upon the State house or court house.

It is interesting to see that the light-houses in
New England, as now in all the United States,
are a part of the property of the public. It is only
under the artificial system of the English courts
that the light-houses in England are held to this
hour by private boards.

Naturally, in such a system, when they came
round to whale fisheries and mackerel fisheries on
any considerable scale, the fishing was carried on
by partnership as large as the business required.


The State did not send fishing boats to sea, but
the men who took the boats to sea clubbed to-
gether to do it. No one was paid special wages ;
but they shared, each man according to a lot de-
termined upon, in the profits or in the charges of
the voyage.

Just as soon as it became evident that towns
and cities must be provided with water by aque-
ducts or reservoirs, under the natural genius of
republican life the cities and towns undertook
this work; and they now own the reservoirs and
the water. We have advanced so far in this
natural system that the cities and towns now own
large libraries which provide everybody with
reading. They own large hospitals, where every-
body may be cured, as the State, from a very
early period in the last century, has owned its
own hospitals, and has refused to send its wards
to what they call private institutions.

In this way we have become familiarized with
the ownership of wealth in common. Mr. Ernst
tells us that Winthrop first used the word "Com-
monwealth" for a political organization, the use
of it previous to that time having been its use to
represent the property owned by all, as commons
for the feeding of cattle or the privilege of fuel
in the public forests. To take other instances,
the State preserved the beaches as landing-places


for all sorts and conditions of men or women,
and the shores between high water and low
water are to this moment held in common. So
the great ponds, as they are called in distinction
from ponds which can be enclosed by private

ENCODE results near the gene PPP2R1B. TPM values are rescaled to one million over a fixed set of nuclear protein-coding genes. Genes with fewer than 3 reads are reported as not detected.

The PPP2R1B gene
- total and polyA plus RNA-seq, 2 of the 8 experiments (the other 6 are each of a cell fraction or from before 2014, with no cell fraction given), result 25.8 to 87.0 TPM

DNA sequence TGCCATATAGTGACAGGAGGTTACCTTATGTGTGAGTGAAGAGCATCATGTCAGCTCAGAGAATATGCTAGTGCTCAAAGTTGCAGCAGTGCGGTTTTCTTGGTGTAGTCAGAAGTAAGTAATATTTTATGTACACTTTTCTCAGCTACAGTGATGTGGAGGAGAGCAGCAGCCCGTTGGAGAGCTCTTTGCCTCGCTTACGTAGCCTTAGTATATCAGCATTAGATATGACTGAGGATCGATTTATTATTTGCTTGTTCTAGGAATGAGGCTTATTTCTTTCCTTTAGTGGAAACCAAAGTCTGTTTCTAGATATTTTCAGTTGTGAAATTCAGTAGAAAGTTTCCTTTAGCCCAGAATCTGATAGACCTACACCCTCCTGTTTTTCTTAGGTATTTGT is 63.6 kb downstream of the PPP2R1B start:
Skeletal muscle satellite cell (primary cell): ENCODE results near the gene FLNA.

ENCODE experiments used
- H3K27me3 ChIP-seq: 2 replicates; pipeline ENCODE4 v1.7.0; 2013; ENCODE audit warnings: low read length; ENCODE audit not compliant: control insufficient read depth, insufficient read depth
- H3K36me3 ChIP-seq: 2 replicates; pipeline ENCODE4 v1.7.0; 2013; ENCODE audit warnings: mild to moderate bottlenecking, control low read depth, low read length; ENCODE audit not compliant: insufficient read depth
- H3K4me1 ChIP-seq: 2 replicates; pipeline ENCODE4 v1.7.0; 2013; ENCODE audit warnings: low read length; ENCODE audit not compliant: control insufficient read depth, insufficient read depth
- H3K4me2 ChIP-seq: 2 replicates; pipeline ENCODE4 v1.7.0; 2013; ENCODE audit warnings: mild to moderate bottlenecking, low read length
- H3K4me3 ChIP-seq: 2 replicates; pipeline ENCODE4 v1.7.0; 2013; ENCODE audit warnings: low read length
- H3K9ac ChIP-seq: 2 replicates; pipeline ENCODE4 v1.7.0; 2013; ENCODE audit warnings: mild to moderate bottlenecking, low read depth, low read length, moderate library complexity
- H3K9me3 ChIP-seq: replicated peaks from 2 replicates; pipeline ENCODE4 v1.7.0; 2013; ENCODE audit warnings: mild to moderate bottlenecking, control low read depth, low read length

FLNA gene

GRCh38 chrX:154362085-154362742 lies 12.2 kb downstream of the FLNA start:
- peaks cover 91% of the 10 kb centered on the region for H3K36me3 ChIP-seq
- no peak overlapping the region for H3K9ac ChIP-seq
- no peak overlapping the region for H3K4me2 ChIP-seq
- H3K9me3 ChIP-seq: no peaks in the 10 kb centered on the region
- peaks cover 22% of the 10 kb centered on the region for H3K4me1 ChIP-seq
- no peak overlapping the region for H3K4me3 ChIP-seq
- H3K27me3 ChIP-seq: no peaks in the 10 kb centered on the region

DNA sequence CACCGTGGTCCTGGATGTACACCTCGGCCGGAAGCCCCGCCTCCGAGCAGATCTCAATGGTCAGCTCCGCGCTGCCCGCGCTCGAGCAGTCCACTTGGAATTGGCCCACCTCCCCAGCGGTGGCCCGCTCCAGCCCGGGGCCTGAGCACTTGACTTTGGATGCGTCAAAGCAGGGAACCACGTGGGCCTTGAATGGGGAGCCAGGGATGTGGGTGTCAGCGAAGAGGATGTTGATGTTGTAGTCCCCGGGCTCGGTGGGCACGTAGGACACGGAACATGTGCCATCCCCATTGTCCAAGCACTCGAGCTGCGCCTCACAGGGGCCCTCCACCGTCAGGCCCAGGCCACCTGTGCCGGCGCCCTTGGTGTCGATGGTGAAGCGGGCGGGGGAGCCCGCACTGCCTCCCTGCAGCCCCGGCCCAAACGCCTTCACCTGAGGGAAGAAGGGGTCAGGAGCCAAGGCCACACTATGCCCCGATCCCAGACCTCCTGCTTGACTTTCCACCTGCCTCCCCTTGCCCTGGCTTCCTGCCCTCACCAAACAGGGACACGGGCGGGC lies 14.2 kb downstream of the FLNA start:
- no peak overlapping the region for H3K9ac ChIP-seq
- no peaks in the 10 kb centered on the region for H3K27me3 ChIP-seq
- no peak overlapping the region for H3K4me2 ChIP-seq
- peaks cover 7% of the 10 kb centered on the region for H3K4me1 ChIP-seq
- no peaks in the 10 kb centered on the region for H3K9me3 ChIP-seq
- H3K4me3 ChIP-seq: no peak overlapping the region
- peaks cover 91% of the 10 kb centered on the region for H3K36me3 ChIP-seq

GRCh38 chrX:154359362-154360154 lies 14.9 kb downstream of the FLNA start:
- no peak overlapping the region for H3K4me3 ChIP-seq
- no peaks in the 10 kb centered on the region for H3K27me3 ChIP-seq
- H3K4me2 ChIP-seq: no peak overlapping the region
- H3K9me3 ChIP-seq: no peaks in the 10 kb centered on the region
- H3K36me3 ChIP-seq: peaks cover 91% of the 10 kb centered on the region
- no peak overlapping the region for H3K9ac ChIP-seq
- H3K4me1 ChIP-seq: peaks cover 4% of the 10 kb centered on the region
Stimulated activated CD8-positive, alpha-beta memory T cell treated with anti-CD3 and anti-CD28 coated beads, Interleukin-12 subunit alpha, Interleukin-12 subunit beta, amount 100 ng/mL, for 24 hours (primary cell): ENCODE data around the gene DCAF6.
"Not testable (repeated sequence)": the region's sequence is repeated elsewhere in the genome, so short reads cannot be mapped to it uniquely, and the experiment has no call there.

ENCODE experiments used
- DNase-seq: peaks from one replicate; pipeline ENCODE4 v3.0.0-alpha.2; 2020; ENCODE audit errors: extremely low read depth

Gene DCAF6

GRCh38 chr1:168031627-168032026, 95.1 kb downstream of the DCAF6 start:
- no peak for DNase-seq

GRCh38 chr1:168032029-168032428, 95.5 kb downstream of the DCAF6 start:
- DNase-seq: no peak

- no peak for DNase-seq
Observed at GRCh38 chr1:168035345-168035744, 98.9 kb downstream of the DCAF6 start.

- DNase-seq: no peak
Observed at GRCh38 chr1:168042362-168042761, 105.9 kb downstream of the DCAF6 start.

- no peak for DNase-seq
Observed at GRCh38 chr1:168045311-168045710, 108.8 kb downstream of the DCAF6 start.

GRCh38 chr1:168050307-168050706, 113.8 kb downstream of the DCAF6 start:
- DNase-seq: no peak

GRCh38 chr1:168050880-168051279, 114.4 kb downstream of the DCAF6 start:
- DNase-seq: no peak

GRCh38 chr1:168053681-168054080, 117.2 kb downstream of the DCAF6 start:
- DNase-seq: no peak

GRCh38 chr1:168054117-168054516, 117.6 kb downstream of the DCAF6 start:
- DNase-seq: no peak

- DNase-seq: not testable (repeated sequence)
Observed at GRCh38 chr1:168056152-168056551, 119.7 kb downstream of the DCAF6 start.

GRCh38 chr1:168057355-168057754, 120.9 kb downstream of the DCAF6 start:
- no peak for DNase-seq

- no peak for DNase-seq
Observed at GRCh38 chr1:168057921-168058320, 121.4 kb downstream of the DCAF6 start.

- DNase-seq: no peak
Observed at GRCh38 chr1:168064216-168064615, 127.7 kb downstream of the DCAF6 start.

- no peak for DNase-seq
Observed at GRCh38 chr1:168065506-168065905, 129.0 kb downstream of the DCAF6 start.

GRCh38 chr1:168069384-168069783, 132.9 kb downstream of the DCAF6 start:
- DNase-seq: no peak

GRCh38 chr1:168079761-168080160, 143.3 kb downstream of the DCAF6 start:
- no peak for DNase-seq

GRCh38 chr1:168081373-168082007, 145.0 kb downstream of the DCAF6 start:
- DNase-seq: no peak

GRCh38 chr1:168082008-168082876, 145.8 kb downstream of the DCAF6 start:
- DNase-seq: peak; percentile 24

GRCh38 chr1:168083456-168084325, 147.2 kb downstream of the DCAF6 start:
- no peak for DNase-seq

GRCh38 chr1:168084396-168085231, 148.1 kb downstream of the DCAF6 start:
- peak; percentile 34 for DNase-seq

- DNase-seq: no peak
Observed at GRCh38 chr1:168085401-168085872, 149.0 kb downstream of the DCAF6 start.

ownership, are used for the common right of all
the people in the towns in which they are. When
the time for the Erie Canal came, and the Cham-
plain Canal; the State of New York built them;
and it now owns them, to its great profit. To
the profit of this reader, also, and of this writer;
for the bread on our tables to-day is materially
cheaper because the State owns these great water-

The rule is perhaps nowhere put down as mat-
ter of statute or constitutional right, but the
principle seems to be simple. It is well for the
State to keep its direct control of those properties
or rights in which every person is directly inter-
ested. Such are the rights of water to drink,
the rights of health and air. The State exercises
absolute control. The State, so to speak, owns
the air; and no individual may poison it, because
fresh air is one of the necessities. The State
controls the use of light, and places the limits
by which my neighbor is restricted from cutting
off the light from my home.

In the case of fuel the practical question which



arises is whether the fuel considered is or is not
a matter of prime necessity for all the people of
the State. In 1825, when a man was laughed at
who bought a ton of anthracite coal, it would
have seemed preposterous to compare the supply
of that coal with the supply of water. And peo-
ple have got into the habit, therefore, of think-
ing that the profit on anthracite coal is a sort of
God-given privilege to what is, after all, a hand-
ful of people only a few hundred thousand at
the most living between the Susquehanna and
the Delaware rivers. But this is a mere acci-
dent; and, if the supply of anthracite coal be-
comes necessary as an important part of the fuel
supply of the nation, why, the State, which of
course has the power, seems to have the duty of
asserting again the control which it had in the
beginning over these properties. Only one is
coolly told now that the rights of property must
be respected. Of course they must, precisely as
the rights of the people of West Boylston were
respected when the State of Massachusetts found
that it needed most of that town for the metro-
politan water supply. And the people of West
Boylston knew perfectly well that, as citizens of
Massachusetts, they must stand out of the way;
and they gave up their beautiful town to be made
into a beautiful lake. They had to. The peo-



pie between the Susquehanna and the Delaware
rivers must be taught the same lesson. When
they took their lands, they were citizens of the
State of Pennsylvania; and they have held their
lands subject to the conditions that, when the
people needed the land, the people, which is the
sovereign, would take them back and would use

It seems to me rather curious that in a com-